1998: A Portuguese Bridge Opens Just in Time for a World Exposition – and the 21st Century

March 29, 1998

In Portugal, a cable-stayed bridge that is flanked by viaducts made its public debut in the frequesia (civil parish) of Parque das Nacões in the country’s capital city of Lisbon. This structure, which spans the river Tagus, was named after Portuguese explorer Vasco da Gama (1460s-1524).

Measuring 7.7 miles (12.4 kilometers) in length, the Vasco da Gama Bridge is one of the longest bridges in Europe. The six-lane highway bridge was designed by Portuguese civil engineer Armando Rito (1936- ), and construction on it began in 1995.

A key reason for the construction of this bridge involved helping reduce traffic congestion on the 25 de Abril Bridge, which likewise spans the river Tagus in that region of Lisbon. In addition, the Vasco da Gama Bridge opened just in time to accommodate the large number of people attending the 1998 Lisbon World Exposition (better known as Expo ’98). This world’s fair was held in Lisbon from May 22 to September 30 in 1998. A total of 143 countries were represented at Expo ’98, which ultimately hosted about 11 million visitors altogether.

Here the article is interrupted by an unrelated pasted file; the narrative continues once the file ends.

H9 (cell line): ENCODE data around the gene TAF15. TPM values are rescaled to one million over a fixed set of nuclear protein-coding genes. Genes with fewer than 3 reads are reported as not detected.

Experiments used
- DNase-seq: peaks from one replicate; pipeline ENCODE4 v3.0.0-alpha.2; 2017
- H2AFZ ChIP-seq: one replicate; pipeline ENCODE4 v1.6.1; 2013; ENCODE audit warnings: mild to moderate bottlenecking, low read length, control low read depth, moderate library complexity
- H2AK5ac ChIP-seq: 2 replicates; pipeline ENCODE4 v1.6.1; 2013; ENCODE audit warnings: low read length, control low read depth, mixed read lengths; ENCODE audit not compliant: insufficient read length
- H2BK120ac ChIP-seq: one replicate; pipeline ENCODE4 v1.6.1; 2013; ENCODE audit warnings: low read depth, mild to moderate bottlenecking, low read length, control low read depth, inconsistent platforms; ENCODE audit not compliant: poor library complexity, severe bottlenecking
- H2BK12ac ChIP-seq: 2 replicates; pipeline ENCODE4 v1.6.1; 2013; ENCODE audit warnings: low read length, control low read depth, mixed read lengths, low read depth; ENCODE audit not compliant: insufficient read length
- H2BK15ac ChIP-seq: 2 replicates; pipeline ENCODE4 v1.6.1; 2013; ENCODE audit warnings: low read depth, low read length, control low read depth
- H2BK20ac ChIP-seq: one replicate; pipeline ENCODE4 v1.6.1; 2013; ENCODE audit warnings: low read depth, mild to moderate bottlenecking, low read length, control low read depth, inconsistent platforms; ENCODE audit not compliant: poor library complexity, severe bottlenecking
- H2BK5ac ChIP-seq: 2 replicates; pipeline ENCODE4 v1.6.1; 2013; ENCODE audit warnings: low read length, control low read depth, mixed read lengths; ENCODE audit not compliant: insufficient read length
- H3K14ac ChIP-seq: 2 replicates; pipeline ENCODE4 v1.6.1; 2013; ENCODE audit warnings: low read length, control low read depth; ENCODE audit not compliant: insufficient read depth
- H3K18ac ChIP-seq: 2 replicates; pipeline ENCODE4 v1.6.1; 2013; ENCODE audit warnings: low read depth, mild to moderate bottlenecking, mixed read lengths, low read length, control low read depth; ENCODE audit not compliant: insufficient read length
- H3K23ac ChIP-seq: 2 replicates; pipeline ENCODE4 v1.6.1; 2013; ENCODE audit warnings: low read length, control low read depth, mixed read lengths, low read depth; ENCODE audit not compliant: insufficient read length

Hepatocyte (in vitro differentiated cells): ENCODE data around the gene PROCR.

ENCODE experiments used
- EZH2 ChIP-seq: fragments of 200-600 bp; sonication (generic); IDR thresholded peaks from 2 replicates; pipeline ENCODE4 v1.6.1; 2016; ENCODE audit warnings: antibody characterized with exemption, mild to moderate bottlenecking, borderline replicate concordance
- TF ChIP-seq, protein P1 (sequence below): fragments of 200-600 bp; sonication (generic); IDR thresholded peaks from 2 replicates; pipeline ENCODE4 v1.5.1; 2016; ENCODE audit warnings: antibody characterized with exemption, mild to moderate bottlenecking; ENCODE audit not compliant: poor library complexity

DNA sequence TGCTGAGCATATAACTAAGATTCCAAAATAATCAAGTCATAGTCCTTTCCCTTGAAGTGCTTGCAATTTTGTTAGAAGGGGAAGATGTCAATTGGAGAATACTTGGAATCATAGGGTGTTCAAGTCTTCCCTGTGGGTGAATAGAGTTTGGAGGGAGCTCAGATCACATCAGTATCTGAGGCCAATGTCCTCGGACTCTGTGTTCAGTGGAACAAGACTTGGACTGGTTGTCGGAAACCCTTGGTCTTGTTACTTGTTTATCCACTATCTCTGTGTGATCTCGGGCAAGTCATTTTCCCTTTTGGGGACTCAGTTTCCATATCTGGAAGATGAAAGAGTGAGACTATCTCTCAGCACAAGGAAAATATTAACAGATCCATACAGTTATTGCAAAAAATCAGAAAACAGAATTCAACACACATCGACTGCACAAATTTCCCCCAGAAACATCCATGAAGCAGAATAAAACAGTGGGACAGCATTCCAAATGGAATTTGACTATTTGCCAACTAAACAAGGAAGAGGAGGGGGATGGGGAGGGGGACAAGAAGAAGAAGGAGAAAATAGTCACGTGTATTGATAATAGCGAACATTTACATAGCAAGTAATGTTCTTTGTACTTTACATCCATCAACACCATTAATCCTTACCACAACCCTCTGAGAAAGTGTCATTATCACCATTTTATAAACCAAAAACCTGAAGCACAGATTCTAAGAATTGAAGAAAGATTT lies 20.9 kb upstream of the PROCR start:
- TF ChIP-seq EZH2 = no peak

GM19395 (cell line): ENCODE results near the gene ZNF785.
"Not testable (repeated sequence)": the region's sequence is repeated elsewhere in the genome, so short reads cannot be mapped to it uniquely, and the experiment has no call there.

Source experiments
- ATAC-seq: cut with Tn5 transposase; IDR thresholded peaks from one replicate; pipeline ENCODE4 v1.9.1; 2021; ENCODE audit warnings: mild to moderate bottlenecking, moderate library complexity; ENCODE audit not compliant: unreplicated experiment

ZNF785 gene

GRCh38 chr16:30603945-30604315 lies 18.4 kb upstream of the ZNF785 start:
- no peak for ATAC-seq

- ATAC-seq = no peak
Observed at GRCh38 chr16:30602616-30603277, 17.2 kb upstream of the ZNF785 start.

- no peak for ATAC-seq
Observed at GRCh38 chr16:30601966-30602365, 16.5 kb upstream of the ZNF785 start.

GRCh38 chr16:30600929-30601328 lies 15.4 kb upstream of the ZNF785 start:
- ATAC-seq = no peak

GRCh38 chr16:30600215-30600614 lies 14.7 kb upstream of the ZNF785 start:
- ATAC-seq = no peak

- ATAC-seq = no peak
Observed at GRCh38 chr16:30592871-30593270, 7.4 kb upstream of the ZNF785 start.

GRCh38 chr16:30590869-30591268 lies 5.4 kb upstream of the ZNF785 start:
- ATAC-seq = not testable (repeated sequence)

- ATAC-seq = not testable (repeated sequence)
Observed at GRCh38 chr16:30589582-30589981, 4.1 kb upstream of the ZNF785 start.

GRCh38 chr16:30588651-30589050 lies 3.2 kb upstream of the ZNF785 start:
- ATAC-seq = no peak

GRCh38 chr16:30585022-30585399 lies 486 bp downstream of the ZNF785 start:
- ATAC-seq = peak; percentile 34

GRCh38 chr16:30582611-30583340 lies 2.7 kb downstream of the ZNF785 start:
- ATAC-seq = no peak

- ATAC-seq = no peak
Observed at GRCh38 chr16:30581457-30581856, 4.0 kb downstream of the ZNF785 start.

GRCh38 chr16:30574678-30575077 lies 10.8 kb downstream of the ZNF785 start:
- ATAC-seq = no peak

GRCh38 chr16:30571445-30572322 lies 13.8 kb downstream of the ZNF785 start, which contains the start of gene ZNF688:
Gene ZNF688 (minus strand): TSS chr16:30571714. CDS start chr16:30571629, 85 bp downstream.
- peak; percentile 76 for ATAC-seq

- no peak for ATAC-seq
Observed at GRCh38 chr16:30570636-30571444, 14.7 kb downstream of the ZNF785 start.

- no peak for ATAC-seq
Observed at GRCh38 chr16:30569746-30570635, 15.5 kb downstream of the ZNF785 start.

As part of the opening-day activities for the Vasco da Gama Bridge, dozens of Portuguese Air Force jets swooped above the new structure. Jorge Sampaio (1939-2021), who was president of Portugal from 1996 to 2006, formally inaugurated the bridge during those Sunday ceremonies. “This bridge is a great European project of which we are truly proud,” proclaimed Sampaio to those in attendance. “This inauguration symbolizes the spirit with which Portugal is modernizing at the end of the millennium.”

Photo Credit: Paulo Valdivieso (licensed under the Creative Commons Attribution-Share Alike 2.0 Generic license at https://creativecommons.org/licenses/by-sa/2.0/deed.en)

For more information on the Vasco da Gama Bridge, please check out https://structurae.net/en/structures/vasco-da-gama-bridge

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